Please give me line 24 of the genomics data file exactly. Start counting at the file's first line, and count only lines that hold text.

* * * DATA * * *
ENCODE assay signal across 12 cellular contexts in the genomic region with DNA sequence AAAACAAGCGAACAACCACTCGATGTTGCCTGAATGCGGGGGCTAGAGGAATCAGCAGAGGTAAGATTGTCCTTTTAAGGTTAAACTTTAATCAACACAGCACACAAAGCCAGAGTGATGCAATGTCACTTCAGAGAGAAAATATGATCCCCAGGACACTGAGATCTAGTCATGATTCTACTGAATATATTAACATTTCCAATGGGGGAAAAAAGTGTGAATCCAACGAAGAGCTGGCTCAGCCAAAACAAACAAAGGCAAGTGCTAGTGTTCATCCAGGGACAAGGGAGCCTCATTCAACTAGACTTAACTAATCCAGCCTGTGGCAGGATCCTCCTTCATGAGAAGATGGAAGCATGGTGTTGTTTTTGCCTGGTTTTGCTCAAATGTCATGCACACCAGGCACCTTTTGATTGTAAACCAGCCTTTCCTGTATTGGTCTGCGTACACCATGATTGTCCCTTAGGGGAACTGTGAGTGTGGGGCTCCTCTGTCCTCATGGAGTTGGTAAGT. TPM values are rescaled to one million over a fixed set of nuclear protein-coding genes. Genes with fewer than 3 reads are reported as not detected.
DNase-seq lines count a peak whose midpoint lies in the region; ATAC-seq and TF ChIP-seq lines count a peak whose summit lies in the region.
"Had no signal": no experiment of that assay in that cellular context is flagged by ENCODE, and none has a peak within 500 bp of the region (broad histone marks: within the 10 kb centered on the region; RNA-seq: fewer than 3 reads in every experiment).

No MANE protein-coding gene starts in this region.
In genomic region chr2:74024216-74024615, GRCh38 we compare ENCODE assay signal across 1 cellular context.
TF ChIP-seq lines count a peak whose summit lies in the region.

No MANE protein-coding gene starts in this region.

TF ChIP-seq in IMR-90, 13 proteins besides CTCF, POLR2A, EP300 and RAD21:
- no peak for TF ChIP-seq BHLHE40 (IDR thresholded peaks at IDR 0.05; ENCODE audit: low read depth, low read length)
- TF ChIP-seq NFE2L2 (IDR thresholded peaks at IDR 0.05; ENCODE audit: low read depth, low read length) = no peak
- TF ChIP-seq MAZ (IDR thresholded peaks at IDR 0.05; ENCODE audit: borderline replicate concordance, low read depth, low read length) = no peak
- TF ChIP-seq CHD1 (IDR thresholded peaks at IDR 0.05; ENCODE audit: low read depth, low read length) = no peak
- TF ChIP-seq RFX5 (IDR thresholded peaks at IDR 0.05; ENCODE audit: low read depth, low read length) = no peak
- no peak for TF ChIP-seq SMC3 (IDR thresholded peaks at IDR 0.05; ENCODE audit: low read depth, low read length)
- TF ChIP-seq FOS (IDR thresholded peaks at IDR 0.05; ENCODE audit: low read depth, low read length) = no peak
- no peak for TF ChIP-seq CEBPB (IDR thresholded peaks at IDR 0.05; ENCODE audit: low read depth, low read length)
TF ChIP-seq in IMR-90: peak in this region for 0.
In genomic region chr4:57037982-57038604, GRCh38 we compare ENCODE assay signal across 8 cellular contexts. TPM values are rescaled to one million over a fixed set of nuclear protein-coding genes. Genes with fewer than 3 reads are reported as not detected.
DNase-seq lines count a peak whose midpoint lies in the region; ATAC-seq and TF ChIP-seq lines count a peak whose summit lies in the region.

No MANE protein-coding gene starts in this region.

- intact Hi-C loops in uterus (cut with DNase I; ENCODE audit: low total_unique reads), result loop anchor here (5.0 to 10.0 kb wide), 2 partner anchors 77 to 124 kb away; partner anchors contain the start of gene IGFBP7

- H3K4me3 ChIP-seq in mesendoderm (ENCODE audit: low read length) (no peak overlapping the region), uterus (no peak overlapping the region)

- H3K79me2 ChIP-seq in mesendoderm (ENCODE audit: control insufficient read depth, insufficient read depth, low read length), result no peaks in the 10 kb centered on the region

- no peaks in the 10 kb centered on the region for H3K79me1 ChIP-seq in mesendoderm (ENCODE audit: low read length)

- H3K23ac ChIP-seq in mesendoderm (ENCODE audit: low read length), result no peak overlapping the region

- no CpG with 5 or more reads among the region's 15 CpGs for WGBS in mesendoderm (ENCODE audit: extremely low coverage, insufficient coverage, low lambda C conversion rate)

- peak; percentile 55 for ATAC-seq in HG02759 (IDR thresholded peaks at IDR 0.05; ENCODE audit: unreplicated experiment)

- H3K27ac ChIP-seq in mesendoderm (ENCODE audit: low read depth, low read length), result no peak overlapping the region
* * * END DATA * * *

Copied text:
- no peaks in the 10 kb centered on the region for H3K79me1 ChIP-seq in mesendoderm (ENCODE audit: low read length)